- the LGA 1150/1155 processor package is rated for 20 insertions
- the LGA 1150/1155 socket is rated for 15 insertions"

https://techreport.com/forums/viewtopic.php?t=108422

Sucks to be a hardware review site. Intel probably cut materials and extended CPU lifecycle and return freqency by removing pins and dumped the problem on MB manufactures. After having broken pins I try to leave them alone after insertion. I hate to imagine tossing your favorite test bed MB after 15 trys.
 

FrgMstr

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"Anyway, I got to thinking about the durability of these sockets. I went to the Intel spec and found two rather surprising points:
- the LGA 1150/1155 processor package is rated for 20 insertions
- the LGA 1150/1155 socket is rated for 15 insertions"

https://techreport.com/forums/viewtopic.php?t=108422

Sucks to be a hardware review site. Intel probably cut materials and extended CPU lifecycle and return freqency by removing pins and dumped the problem on MB manufactures. After having broken pins I try to leave them alone after insertion. I hate to imagine tossing your favorite test bed MB after 15 trys.
What those are rated for and how long they will work are two totally different things. The issue with those sockets is that you need to be careful with them. If you are, I would suggest they will last hundreds of insertions. Just like a good girlfriend.
 

Trimlock

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"Anyway, I got to thinking about the durability of these sockets. I went to the Intel spec and found two rather surprising points:
- the LGA 1150/1155 processor package is rated for 20 insertions
- the LGA 1150/1155 socket is rated for 15 insertions"

https://techreport.com/forums/viewtopic.php?t=108422

Sucks to be a hardware review site. Intel probably cut materials and extended CPU lifecycle and return freqency by removing pins and dumped the problem on MB manufactures. After having broken pins I try to leave them alone after insertion. I hate to imagine tossing your favorite test bed MB after 15 trys.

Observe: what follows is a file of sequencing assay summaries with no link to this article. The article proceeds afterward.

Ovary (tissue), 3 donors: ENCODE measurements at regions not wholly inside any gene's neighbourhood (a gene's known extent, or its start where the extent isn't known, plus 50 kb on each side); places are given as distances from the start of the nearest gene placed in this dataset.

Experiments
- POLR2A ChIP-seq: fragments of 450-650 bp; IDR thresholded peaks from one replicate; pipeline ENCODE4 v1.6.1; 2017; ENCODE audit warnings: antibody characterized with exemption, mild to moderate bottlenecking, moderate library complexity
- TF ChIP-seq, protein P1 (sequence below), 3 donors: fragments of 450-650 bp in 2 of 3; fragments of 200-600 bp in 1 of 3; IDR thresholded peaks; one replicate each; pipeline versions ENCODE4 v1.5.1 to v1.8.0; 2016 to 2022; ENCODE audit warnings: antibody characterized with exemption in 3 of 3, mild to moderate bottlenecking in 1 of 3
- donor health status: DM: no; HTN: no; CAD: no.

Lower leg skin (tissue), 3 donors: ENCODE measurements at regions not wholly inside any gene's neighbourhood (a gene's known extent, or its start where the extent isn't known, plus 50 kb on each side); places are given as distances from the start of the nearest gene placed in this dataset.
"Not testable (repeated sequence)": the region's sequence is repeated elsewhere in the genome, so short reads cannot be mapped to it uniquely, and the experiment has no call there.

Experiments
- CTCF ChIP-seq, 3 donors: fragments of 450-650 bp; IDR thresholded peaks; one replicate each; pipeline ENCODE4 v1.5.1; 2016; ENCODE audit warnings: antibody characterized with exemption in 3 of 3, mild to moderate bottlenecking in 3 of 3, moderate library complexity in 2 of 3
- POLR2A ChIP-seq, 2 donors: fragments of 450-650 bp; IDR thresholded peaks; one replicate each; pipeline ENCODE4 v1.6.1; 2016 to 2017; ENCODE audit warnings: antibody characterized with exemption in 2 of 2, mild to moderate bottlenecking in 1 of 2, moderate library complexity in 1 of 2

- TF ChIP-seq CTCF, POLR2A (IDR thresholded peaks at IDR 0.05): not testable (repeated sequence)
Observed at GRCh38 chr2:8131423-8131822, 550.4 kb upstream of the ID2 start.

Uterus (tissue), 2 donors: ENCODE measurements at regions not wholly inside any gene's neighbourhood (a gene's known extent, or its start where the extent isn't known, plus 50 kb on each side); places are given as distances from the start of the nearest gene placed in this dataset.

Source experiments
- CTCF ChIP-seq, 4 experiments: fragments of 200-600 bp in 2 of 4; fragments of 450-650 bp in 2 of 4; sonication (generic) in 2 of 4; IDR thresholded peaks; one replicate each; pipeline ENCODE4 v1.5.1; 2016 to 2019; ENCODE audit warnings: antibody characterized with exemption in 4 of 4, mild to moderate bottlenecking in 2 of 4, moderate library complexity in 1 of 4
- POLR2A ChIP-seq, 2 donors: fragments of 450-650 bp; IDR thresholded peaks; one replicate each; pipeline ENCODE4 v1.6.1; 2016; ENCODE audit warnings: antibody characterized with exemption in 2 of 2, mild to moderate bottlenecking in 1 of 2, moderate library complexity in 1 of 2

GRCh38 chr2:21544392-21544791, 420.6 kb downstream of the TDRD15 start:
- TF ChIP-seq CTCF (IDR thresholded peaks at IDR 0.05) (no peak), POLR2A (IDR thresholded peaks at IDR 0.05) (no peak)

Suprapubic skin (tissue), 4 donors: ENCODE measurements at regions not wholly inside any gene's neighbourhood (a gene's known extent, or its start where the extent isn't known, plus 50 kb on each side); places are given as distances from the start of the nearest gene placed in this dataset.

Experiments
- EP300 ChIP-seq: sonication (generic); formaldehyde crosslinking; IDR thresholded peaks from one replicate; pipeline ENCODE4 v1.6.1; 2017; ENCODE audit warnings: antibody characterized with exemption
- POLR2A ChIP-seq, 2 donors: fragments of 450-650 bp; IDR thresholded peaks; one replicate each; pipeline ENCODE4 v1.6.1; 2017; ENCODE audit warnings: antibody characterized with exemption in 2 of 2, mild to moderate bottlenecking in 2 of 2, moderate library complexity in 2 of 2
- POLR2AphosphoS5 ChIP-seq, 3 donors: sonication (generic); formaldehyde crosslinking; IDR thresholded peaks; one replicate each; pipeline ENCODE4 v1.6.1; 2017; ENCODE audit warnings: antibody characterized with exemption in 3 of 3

The LGA socket doesn't have much friction as it sits on top of a pad.

My current Z97 has had the CPU removed maybe 50 times now and its ok.
 

sir-gold

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I manually hot swap HDDs every now and then, usually run one SATA line in that configuration.
SATA was designed to be hot swappable. If you look at the connectors, some of the 'pins' are longer than the rest, so that the grounding pins make contact before the power or data pins do.
 

rvborgh

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interesting reading... kind of reminds me when i blocked sanded the primer on my project car, painted it and then wet sanded the entire thing to 1500 grit... i am going to have to wet sand the 4 noctuas that i have on my system as i noticed that they were slightly concave....

How does it do on Intel Burn Test? Total stability?
 

Zarathustra[H]

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interesting reading... kind of reminds me when i blocked sanded the primer on my project car, painted it and then wet sanded the entire thing to 1500 grit... i am going to have to wet sand the 4 noctuas that i have on my system as i noticed that they were slightly concave....

How does it do on Intel Burn Test? Total stability?

I was under the impression that Intel Burn Test was pretty much deprecated, much like how we don't use Furmark for stability testing of GPU's anymore.

I used to use Intel Burn test as I could discover instability with it more quickly than with Prime 95, but these days it's prime 95 for the CPU, and rendering benchmarks like Unigine Heaven for the GPU